Champagne 2013: The Spring Preview

By Antonio Galloni

We drink a lot of Champagne. There is no denying it. At the same time, I am amazed that for many consumers Champagne remains a wine for celebrations, special events and the holidays. It doesn’t have to be. Champagne is one of the most versatile wines at the dinner table and a great companion to a wide range of foods. I hope readers will take the plunge in discovering just how rewarding Champagne can be year-round.

The number of superb wines coming out of Champagne continues to increase, which is obviously a very positive trend. As a result, I feel once-a-year coverage is no longer adequate. With the Spring Preview, I will begin to offer at least two articles a year on new releases, along with a number of more focused vertical and thematic tasting reports. As has been my practice for several years, I only review non-vintage wines with a disgorgement date or some other easily visible, consumer-friendly labeling, such as the ID codes producers have begun to introduce over the last few years. I am happy to report that the number of wineries that now include information on disgorgement dates, base vintages and/or other information on their NV Champagnes is growing, which is great for the consumer.

Some Thoughts on 2012

Earlier this Spring I tasted through the vins clairs at a number of houses, as I do every year. The overall consensus among producers is that the year is much stronger for Pinot Noir than Chardonnay. Frost was an issue in some places, and took with it a significant level of production, as much as 40%, according to the first-hand accounts I heard. Weather was irregular during flowering. Mildew and oidium were challenges for a number of growers. A hot summer caused ripeness to accelerate quickly. More than one winemaker mentioned that sugar levels were healthy, but achieving full phenolic ripeness was much more challenging. Acidity readings were in the 6% range, consistent with a warm year. At least one producer was quite emphatic in calling 2012 a first-class year. According to Charles Philipponnat “2012 is the greatest vintage since 1959.” I hope he is right. All I can say is I can’t wait to taste the 2012 Clos des Goisses!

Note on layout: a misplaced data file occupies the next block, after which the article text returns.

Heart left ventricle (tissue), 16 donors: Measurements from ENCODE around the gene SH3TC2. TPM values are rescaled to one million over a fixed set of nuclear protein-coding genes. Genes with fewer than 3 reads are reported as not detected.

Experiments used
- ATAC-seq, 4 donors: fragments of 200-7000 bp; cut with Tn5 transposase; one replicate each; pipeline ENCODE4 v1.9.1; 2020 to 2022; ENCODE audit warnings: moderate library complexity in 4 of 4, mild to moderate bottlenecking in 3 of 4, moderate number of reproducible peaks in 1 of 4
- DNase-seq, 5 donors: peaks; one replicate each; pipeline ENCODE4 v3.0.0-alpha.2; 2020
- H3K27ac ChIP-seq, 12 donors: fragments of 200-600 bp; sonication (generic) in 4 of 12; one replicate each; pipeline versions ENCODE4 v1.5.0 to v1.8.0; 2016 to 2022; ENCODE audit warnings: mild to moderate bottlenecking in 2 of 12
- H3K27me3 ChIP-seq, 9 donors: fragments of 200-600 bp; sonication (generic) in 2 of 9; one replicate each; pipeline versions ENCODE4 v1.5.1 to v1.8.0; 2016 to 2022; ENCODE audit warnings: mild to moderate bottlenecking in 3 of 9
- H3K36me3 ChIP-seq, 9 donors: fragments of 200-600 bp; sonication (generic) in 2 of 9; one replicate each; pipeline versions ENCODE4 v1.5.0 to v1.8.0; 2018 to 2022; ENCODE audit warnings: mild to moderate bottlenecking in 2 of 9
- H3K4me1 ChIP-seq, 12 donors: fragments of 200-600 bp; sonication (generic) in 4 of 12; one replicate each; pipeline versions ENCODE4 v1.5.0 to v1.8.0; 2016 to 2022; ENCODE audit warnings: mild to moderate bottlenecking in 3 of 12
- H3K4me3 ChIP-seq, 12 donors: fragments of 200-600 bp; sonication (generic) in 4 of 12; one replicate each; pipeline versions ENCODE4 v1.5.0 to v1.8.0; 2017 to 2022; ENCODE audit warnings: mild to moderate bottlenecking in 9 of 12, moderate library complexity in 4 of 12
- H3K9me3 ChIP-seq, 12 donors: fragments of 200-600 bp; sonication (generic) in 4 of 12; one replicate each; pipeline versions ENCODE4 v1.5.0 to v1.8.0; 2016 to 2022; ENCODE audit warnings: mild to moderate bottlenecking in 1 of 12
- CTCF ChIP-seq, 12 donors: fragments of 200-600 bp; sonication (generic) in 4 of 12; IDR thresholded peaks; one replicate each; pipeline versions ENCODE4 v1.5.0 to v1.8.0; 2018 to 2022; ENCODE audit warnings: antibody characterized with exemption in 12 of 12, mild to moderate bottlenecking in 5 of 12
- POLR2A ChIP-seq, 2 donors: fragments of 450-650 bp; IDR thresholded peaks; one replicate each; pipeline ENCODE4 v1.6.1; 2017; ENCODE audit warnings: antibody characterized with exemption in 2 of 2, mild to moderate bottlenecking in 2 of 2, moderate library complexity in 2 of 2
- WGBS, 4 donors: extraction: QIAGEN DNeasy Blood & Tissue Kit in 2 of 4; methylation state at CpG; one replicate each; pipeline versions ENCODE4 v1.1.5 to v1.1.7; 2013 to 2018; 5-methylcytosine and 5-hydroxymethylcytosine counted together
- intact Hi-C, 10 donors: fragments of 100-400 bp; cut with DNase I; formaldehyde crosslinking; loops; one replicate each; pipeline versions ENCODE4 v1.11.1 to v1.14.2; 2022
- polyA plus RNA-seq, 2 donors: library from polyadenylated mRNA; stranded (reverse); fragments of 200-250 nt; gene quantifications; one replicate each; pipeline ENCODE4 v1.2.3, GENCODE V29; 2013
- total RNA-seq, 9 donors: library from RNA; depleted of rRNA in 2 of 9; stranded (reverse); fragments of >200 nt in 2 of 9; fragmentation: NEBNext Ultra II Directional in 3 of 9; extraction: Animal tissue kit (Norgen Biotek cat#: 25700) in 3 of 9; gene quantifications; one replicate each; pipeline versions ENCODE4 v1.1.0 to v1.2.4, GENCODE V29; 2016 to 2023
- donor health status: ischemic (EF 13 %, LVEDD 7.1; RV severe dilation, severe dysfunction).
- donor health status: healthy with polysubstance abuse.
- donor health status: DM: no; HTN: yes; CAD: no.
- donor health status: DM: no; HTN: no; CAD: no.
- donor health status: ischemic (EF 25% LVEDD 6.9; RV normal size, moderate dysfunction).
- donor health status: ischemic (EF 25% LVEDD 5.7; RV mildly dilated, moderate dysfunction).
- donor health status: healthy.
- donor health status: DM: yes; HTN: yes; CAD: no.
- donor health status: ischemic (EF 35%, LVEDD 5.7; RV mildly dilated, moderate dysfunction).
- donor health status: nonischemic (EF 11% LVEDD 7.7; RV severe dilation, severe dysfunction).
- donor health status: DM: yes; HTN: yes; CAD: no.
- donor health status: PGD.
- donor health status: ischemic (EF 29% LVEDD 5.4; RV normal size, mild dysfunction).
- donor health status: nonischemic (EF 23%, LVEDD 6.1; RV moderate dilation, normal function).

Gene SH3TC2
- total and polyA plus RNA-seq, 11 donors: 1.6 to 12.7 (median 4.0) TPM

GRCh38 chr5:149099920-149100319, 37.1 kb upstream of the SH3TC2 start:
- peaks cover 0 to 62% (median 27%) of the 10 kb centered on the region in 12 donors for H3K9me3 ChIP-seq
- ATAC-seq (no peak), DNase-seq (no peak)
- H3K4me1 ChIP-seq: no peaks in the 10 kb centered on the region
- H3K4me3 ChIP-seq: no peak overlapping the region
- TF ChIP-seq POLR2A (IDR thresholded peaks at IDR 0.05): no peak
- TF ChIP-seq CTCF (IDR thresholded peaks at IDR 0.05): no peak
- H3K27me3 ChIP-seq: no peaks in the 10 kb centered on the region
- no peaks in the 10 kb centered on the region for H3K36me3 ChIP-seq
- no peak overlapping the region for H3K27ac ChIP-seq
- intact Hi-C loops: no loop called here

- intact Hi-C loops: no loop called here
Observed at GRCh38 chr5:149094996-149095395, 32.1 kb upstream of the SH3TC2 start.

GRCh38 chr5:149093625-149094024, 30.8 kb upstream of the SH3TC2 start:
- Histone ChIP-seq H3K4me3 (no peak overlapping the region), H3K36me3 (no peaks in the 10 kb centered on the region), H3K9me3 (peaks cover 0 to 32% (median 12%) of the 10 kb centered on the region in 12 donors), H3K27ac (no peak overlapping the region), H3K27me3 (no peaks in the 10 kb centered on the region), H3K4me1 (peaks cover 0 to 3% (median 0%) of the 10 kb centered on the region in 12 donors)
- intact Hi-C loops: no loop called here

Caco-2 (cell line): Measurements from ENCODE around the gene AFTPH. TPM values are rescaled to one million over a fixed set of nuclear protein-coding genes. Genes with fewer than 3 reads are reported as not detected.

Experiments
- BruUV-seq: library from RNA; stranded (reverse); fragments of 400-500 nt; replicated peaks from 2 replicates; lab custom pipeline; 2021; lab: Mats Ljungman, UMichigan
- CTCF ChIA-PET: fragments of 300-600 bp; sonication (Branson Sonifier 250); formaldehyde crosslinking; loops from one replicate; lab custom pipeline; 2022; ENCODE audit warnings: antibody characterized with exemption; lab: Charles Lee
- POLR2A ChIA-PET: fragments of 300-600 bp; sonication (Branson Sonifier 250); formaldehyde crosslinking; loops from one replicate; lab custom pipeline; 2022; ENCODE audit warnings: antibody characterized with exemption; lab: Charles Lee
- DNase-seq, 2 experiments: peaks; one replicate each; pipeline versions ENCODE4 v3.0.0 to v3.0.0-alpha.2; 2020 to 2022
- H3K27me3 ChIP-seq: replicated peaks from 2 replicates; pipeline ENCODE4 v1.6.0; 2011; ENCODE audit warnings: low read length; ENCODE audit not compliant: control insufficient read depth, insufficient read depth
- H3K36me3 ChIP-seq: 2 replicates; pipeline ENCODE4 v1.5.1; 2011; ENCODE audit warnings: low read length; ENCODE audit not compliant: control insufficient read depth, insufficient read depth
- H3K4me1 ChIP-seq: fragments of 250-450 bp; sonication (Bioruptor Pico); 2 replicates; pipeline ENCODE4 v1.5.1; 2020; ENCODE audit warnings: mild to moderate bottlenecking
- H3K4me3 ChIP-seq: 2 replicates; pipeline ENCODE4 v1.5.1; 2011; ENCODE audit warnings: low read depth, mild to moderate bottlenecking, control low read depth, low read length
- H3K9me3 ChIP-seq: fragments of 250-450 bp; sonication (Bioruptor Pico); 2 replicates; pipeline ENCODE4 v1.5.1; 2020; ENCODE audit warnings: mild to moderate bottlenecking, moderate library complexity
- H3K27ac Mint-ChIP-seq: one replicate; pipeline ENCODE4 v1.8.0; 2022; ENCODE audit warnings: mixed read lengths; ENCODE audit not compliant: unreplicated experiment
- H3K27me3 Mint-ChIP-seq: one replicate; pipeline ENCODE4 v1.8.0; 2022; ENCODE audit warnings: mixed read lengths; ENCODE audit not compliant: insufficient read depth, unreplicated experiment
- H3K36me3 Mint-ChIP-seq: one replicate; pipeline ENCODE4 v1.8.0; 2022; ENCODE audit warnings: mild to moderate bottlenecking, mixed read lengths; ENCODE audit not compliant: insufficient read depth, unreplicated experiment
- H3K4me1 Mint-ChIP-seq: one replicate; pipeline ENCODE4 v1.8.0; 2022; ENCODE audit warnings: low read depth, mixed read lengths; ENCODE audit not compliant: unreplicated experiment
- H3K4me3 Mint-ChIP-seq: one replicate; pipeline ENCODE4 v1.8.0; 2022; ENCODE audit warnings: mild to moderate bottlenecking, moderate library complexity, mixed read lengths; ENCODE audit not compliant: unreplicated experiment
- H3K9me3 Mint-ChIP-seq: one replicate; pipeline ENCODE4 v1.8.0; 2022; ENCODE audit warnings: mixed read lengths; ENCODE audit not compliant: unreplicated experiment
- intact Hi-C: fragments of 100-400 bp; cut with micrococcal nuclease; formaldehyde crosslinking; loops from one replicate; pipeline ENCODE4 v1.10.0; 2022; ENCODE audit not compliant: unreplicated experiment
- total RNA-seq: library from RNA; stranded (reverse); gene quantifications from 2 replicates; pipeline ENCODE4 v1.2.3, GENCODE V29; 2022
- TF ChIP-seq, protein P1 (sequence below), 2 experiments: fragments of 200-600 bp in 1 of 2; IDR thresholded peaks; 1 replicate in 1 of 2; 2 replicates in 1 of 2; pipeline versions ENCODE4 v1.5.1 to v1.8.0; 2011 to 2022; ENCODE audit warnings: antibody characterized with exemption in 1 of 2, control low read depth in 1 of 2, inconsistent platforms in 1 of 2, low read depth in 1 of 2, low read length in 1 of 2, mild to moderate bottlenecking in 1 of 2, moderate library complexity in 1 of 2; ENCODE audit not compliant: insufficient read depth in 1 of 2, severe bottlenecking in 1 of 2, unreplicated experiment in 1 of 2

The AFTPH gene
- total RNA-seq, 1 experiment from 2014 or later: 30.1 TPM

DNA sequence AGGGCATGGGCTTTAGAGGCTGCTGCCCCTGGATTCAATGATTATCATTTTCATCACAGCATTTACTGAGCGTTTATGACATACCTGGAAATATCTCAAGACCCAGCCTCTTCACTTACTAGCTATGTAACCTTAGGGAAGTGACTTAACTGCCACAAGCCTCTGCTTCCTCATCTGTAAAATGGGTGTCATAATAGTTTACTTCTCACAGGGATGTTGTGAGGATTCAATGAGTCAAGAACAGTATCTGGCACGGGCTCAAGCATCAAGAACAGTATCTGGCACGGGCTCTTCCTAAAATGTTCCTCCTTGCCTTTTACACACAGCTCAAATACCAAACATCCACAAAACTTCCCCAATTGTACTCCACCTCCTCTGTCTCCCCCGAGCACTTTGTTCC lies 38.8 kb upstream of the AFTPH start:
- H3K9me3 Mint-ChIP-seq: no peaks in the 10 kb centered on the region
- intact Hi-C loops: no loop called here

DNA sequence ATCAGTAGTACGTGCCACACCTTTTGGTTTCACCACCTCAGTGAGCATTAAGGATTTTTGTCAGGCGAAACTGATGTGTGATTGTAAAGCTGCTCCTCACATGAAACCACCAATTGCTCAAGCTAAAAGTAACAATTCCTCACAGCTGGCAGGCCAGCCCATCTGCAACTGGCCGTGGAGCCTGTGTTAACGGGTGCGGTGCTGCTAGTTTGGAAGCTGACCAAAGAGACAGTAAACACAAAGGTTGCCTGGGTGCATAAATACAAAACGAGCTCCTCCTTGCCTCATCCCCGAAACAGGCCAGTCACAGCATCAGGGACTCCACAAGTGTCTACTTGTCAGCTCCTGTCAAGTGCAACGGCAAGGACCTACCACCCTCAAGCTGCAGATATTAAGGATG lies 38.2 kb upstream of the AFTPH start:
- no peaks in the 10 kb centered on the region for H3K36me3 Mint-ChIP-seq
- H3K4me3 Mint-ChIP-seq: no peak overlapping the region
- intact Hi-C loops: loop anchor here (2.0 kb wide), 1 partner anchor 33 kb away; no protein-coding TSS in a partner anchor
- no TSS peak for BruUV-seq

Overall yields were quite a bit lower than normal, which means that irrespective of quality, some estates will opt to add the 2012 wines to their reserves rather than bottle vintage Champagne. That looks like it will be the case at Krug. Other producers, such as Roederer, have bottled their tête de cuvées. In this case, Chef de Caves Jean-Baptiste Lecaillon gave preference to his Pinots from north-facing sites in Verzy and Verzenay over the more boisterous wines he gets from villages like Ay and Bouzy. Taittinger will release the flagship Comtes de Champagne, which is a good thing, as there is no 2009, no 2010 and very little 2011. Based on what I tasted, there will be at least a few compelling 2012s, although that is only a general indication, as Champagne undergoes quite a bit of transformation in the cellar prior to being released.

Lastly, we have added a number of videos on Champagne in our Multimedia section, including some thoughts on choosing the right Champagne glass.